Continuing on from our post last week on spread betting stocks where we talked about the current lateral trading ranges that the stock markets are in and in particular the S&P 500 (the real stock market), today we look at what has been happening in the S&P 500 and what may happen next. There are a number of technical factors in play in this market which may have a considerable bearing on where the markets go next and this information should assist you in making your decisions as to how you are going to be spread betting stocks and in particular the S&P 500 over the coming days.
In the S&P 500 (September contract), the trading range is still between 1034.80 and 1100. This range has now held good for the last 17 sessions and has not been outside of it since the 19th May on the basis of closing prices.
Over the past few sessions we have seen a rise from support up towards the top of the range at 1100 (the intra day high yesterday was 1101.5 but the market failed to close above that level). From the highs of the day yesterday, which were right on the resistance that we have been talking about in recent posts, sellers returned and we got a shooting star pattern confirming resistance. For those not familiar with shooting stars they are a bearish candlestick pattern and more relevant when they confirm a recent resistance level as they have in this case. This shooting star will be valid until the market closes above the high of the shooting star at 1101.5.
As we have said before there have been a few attempted rallies which have taken the market up towards the top of the range, only for the market to reverse and go back to the bottom of the range where buyers have each time come in. This has lead to the sideways action. The longer that this sideways action continues the larger the eventual breakout is likely to be.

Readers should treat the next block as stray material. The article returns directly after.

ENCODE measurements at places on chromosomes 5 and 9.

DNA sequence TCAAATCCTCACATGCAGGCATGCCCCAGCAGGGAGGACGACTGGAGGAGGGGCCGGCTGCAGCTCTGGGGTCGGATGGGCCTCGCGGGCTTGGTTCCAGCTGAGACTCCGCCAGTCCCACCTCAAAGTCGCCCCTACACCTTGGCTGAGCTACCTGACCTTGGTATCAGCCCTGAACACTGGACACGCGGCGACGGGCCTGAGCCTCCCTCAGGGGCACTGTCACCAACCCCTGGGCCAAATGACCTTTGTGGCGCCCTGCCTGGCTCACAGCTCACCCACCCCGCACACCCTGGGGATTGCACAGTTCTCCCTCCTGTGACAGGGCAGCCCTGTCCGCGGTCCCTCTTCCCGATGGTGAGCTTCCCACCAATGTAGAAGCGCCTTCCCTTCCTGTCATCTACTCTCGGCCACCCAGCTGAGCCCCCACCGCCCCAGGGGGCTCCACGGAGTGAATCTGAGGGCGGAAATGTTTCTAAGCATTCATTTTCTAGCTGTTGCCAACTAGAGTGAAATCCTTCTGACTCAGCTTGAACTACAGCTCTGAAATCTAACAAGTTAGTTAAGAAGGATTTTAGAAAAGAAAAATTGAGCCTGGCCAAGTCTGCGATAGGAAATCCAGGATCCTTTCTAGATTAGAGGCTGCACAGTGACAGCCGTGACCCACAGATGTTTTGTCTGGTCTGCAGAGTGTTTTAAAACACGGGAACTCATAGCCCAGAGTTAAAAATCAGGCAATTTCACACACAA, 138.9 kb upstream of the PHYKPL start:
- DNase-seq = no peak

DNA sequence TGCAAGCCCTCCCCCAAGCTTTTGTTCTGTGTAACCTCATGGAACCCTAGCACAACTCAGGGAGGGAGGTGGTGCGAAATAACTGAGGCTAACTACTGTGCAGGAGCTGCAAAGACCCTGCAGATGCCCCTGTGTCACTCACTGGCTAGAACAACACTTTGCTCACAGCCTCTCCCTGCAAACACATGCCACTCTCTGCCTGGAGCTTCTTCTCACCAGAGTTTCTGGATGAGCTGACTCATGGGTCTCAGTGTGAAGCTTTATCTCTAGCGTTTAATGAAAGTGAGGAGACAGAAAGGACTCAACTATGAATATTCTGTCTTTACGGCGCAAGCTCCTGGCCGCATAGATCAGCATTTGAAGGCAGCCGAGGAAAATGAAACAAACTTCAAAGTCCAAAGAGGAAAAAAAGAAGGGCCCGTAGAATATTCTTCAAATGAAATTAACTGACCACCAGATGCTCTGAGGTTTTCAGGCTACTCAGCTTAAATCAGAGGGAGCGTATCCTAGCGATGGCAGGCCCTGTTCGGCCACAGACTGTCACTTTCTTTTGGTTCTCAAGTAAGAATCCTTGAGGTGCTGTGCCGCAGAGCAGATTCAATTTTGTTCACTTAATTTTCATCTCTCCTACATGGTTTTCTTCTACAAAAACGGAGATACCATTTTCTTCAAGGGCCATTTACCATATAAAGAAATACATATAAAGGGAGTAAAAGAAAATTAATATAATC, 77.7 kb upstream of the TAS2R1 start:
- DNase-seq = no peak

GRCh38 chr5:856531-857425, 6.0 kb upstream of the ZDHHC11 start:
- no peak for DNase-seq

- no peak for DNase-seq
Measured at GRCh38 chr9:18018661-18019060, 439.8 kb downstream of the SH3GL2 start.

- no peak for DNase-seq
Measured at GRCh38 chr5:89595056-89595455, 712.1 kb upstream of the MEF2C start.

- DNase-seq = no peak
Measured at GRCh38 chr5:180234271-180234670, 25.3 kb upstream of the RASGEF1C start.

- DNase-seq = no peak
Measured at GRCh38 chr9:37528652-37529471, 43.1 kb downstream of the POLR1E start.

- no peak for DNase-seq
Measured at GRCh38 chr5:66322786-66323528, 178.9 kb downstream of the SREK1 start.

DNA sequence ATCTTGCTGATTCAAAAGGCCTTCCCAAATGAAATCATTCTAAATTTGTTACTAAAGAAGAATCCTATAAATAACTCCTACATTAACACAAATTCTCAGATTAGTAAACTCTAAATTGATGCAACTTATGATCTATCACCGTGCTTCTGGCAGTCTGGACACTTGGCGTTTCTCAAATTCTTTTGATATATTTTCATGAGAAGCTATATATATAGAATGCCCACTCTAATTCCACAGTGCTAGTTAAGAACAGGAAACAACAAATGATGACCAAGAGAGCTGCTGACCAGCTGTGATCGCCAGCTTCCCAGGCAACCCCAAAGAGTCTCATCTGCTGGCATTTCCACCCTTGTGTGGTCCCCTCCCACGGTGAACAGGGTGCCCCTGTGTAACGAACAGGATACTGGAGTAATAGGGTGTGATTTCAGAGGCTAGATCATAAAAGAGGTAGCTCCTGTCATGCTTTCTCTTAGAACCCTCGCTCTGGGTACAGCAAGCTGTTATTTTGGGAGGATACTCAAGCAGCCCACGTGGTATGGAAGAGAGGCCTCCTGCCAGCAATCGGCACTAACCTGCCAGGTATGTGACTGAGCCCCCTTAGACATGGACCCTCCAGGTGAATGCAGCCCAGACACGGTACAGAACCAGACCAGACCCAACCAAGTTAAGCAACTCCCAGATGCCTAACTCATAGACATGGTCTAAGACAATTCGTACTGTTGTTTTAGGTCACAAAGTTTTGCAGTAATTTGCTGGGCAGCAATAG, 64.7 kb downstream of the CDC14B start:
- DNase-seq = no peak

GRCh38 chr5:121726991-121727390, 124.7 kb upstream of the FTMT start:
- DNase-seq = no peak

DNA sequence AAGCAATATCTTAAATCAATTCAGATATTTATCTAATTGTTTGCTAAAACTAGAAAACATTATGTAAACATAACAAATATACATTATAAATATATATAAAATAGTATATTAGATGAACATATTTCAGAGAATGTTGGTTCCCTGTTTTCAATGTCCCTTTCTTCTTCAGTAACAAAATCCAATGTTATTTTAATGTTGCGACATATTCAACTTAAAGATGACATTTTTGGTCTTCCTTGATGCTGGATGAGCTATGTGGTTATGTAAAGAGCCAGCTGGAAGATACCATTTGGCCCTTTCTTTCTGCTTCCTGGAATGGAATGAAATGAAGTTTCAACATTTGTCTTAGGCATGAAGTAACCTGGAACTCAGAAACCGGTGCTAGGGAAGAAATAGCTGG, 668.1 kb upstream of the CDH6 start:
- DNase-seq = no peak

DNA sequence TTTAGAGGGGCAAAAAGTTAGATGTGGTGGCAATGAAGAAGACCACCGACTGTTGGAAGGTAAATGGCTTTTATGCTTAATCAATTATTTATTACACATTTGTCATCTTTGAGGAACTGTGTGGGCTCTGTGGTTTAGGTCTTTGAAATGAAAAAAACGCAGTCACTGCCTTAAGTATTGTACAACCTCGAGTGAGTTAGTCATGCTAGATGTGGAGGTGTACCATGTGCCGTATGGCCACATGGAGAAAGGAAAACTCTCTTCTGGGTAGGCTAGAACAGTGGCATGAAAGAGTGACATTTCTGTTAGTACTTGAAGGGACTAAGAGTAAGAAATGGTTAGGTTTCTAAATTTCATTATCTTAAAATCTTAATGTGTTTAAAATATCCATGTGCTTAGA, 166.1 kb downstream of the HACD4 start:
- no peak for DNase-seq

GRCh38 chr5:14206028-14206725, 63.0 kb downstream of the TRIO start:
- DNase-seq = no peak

Just to clarify, as some commentators are erroneously stating that we have a double bottom on the S&P 500 that that is not the case. For a double bottom to be confirmed the high between the 2 lows has to be taken out and as yet this has not happened. If the market closes above the high between the 2 lows then this will also be bullish.
Therefore, the levels to watch are still 1034.8 to the downside and 1101.5 to the upside. When we have a lateral range like this we can use the height of the range and add it to the breakout level to give us an indication of how far the initial breakout is likely to go. In this instance the range is around 65 points, so we can set upside targets to around 1165 and downside targets to around the 970 area, although there are other support and resistance levels that may come in to play prior to those targets should we eventually get a breakout. It’s wise to wait for a breakout confirmation before making any spread betting decisions.
As we wrote in our last post on spread betting the S&P 500 of the 2 breakout levels the more critical level is the bottom of the range at 1034.80. A break here would change the long term trend to down, aligning the short and long term trends and likely giving rise to more selling. To add to the significance of this level the lows here are at the same level of the lows of the previous sell off on February 5th, where we had a hammer pattern from which the rally began. A hammer pattern is a bullish reversal pattern and is the opposite of the shooting star, which is the bearish reversal pattern formed yesterday.
Therefore, a close below the February 5th lows will negate the hammer pattern and also give a long term trend change to down whereas a breakout above 1101.5 will negate the shooting star and give a bullish breakout. Since the market is closer to the top of the range and the long term trend is still up for US stock indexes, the odds slightly favour an upside breakout but we’ll have to wait and see what happens.
The LS Trader financial spread betting system does not initiate trades on reversals as it is a trend following system, but instead goes for momentum plays on breakouts in the direction of the trend and sits on the sidelines through lateral trading ranges.